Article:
The notorious brown bear known as M13 has woken up from his winter sleep but his New Year resolutions evidently do not include keeping away from human beings, and his behaviour means he may not be allowed to live to sleep through another.
A couple out walking in the eastern canton of Graubünden on Saturday afternoon were alarmed to find the three-year-old bear following them as far as the entrance to the village of Miralago near Poschiavo, the local newspaper Il Grigione Italiano reported on its website.
At that point they were able to get rid of him, but he then alarmed a 14-year-old girl who saw him standing on the other side of the bridge. She was treated in hospital for shock.
He walked through the village as far as the main road, apparently not bothered by the traffic, before turning round and wandering back into the hills, the paper said.
Gamekeepers came to measure his tracks and fire shots to frighten him away.
Last year M13 made headlines on several occasions, most notably when he was hit by a train in the Engadine region. He was also in the news when his antics – he had started a fire by knocking a tree onto a power line – by chance led Austrian police to the corpse of a murder victim.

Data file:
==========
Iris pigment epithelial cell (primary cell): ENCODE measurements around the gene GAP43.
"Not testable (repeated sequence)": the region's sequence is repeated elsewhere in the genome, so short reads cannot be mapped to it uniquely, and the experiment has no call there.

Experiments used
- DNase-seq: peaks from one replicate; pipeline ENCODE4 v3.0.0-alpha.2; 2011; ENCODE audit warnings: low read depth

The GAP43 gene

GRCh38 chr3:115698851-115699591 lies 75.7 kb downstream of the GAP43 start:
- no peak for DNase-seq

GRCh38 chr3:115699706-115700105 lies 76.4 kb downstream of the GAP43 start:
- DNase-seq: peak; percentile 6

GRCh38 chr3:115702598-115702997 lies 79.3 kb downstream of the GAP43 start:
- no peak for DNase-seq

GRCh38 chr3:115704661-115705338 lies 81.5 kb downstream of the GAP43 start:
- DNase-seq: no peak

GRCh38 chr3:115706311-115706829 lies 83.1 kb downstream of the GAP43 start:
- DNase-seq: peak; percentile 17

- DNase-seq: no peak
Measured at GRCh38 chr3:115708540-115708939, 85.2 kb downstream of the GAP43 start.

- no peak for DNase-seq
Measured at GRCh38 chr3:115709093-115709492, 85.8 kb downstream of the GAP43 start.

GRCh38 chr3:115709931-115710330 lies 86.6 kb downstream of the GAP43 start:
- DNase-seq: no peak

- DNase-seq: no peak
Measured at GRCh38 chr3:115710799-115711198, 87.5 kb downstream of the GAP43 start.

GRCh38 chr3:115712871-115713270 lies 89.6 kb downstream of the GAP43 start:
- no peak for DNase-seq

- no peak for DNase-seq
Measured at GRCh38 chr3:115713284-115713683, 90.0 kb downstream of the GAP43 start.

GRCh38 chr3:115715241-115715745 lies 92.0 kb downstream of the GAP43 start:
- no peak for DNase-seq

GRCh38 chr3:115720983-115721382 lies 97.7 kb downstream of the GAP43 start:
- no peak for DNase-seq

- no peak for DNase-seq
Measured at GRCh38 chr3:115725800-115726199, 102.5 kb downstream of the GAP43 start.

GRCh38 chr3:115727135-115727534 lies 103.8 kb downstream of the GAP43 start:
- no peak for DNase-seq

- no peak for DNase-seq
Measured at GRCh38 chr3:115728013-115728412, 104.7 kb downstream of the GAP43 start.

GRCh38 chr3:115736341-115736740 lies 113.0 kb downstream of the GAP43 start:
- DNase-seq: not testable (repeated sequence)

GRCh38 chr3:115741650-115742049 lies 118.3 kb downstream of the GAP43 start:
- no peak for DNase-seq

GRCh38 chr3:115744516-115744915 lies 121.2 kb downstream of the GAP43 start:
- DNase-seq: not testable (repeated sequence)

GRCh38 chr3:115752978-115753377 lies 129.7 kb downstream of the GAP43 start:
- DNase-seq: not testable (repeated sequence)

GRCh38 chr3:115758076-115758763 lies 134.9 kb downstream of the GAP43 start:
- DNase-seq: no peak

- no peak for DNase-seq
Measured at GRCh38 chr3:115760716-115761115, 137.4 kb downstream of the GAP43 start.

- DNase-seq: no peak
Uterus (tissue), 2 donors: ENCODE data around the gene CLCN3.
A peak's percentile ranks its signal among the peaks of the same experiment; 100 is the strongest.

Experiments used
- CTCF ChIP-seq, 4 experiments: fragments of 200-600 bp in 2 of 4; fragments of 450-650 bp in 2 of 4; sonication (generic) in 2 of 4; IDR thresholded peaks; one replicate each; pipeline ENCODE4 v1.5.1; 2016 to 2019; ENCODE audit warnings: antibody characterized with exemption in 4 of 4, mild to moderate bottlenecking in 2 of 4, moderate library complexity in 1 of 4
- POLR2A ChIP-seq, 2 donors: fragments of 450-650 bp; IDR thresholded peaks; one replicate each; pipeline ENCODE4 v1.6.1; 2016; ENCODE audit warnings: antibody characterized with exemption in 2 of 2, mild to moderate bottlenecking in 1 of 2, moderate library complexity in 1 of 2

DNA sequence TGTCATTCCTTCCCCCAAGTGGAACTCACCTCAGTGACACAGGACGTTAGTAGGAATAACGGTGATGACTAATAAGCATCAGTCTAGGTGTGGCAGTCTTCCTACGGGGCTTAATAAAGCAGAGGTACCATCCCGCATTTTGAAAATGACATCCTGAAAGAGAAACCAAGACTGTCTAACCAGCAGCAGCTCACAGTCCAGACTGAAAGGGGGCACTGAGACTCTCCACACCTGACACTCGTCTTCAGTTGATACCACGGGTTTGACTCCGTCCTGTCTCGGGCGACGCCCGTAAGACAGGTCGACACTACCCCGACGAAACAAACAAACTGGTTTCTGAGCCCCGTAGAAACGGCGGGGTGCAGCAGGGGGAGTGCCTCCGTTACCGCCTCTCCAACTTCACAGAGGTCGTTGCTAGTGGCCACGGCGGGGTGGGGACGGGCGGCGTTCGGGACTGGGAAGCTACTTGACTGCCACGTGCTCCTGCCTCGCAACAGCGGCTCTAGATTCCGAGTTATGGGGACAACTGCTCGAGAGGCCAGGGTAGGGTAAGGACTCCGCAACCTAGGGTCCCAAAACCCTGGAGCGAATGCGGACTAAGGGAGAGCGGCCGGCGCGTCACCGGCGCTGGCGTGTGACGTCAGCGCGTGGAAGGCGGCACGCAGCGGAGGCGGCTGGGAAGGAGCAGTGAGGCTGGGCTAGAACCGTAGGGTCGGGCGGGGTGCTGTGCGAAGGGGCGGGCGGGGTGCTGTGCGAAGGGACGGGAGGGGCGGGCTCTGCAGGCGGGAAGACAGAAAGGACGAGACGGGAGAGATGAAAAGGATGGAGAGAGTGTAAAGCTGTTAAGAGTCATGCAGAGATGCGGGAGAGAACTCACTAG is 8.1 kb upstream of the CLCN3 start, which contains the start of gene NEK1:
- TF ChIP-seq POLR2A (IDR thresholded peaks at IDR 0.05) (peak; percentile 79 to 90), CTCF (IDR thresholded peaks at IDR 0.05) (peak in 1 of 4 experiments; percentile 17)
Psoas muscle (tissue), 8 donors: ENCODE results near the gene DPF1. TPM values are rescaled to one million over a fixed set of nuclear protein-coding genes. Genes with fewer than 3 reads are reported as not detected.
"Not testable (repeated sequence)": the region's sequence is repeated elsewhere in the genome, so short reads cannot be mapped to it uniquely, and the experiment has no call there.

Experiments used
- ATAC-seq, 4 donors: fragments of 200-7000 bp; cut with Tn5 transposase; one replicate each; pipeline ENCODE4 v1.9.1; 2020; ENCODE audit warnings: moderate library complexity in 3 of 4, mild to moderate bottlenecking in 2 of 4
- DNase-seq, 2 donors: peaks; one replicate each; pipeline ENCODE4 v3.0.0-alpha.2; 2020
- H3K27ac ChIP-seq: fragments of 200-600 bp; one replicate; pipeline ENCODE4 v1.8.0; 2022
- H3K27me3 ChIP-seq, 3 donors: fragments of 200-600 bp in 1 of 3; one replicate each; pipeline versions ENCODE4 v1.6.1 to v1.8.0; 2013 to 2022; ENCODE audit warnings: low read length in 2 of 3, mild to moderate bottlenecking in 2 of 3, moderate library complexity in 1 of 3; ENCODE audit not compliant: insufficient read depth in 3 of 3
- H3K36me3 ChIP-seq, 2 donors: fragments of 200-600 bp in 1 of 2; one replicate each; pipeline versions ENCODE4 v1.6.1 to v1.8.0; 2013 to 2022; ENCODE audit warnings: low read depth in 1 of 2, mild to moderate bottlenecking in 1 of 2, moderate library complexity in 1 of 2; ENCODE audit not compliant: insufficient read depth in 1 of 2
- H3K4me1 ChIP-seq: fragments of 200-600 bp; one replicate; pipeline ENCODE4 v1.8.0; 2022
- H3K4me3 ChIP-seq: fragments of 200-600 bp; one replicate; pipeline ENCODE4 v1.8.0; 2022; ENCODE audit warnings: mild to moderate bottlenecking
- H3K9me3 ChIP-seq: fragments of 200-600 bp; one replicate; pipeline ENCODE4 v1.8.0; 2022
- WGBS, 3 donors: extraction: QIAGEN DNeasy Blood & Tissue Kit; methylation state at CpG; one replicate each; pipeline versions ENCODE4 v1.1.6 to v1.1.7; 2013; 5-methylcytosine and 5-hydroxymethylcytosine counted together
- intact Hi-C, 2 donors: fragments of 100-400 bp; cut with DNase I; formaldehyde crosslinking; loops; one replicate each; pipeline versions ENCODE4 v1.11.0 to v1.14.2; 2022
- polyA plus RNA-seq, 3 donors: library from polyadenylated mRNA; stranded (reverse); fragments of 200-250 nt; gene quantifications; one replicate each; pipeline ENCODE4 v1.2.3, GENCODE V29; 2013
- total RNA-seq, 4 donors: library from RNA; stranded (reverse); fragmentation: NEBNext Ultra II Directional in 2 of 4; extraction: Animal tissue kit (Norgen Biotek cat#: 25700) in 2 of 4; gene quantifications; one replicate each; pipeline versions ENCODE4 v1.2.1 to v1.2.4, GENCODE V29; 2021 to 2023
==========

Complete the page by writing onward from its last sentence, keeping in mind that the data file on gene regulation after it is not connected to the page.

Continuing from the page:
In October he destroyed beehives belonging to the school in Poschiavo. The following month he twice broke into a holiday house while its owner was away, by smashing a glass door. He ate a large quantity of potatoes and wreaked havoc inside.
He was first fitted with a tracking device in the spring of 2012, but this came off during his brush with the train. He was later fitted with a new one. It is known that he and his two brothers, M12 and M14, were moving around between Switzerland, Austria and Italy.
M14 was killed by a car in Italy last spring.
A local gamekeeper told Romansch-language radio that it is not clear whether M13 has woken up definitively, but they are keeping a close eye on him.
The report by Il Grigione Italiano said the measures taken to discourage M13 from approaching human beings had not worked, and that he had "gone too far". He should be classified as dangerous and be shot, it said.
Georg Brosi, head of the Graubünden cantonal hunting office, told the Swiss News Agency on Monday that discussions were underway between the canton and the federal authorities about the bear’s behaviour.
Under the Swiss "bear plan", an animal which has become a safety risk because it has no fear of people and ignores harassment techniques to frighten it away should be "removed".
A bear known as JJ3 was shot by gamekeepers in Graubünden in 2008 when its behaviour was deemed to have become too risky.
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